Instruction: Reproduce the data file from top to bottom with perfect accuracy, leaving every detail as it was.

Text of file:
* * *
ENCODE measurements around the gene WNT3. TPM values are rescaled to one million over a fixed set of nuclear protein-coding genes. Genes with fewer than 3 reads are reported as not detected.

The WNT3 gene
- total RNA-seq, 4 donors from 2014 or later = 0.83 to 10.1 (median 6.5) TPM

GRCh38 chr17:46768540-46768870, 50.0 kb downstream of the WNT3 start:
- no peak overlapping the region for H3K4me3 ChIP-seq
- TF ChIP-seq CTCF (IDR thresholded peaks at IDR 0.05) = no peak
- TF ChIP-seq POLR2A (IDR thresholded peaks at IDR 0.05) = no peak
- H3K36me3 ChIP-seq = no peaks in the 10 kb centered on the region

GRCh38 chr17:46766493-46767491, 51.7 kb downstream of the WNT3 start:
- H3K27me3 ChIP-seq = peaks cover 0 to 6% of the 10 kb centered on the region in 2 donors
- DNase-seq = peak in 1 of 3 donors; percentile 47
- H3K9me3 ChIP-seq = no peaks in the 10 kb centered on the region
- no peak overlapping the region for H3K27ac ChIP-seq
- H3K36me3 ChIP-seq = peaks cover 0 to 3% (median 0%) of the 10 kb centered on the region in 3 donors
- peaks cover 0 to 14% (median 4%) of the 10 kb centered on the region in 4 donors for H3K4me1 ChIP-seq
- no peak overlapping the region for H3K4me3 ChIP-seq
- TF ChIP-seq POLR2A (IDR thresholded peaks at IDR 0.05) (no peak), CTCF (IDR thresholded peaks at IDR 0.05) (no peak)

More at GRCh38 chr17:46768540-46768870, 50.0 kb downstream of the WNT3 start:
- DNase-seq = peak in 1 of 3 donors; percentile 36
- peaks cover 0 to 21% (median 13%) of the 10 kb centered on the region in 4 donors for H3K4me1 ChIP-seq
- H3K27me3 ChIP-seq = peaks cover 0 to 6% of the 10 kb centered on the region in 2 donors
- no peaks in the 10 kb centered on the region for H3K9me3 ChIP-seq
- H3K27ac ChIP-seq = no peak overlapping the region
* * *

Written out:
ENCODE measurements around the gene WNT3. TPM values are rescaled to one million over a fixed set of nuclear protein-coding genes. Genes with fewer than 3 reads are reported as not detected.

The WNT3 gene
- total RNA-seq, 4 donors from 2014 or later = 0.83 to 10.1 (median 6.5) TPM

GRCh38 chr17:46768540-46768870, 50.0 kb downstream of the WNT3 start:
- no peak overlapping the region for H3K4me3 ChIP-seq
- TF ChIP-seq CTCF (IDR thresholded peaks at IDR 0.05) = no peak
- TF ChIP-seq POLR2A (IDR thresholded peaks at IDR 0.05) = no peak
- H3K36me3 ChIP-seq = no peaks in the 10 kb centered on the region

GRCh38 chr17:46766493-46767491, 51.7 kb downstream of the WNT3 start:
- H3K27me3 ChIP-seq = peaks cover 0 to 6% of the 10 kb centered on the region in 2 donors
- DNase-seq = peak in 1 of 3 donors; percentile 47
- H3K9me3 ChIP-seq = no peaks in the 10 kb centered on the region
- no peak overlapping the region for H3K27ac ChIP-seq
- H3K36me3 ChIP-seq = peaks cover 0 to 3% (median 0%) of the 10 kb centered on the region in 3 donors
- peaks cover 0 to 14% (median 4%) of the 10 kb centered on the region in 4 donors for H3K4me1 ChIP-seq
- no peak overlapping the region for H3K4me3 ChIP-seq
- TF ChIP-seq POLR2A (IDR thresholded peaks at IDR 0.05) (no peak), CTCF (IDR thresholded peaks at IDR 0.05) (no peak)

More at GRCh38 chr17:46768540-46768870, 50.0 kb downstream of the WNT3 start:
- DNase-seq = peak in 1 of 3 donors; percentile 36
- peaks cover 0 to 21% (median 13%) of the 10 kb centered on the region in 4 donors for H3K4me1 ChIP-seq
- H3K27me3 ChIP-seq = peaks cover 0 to 6% of the 10 kb centered on the region in 2 donors
- no peaks in the 10 kb centered on the region for H3K9me3 ChIP-seq
- H3K27ac ChIP-seq = no peak overlapping the region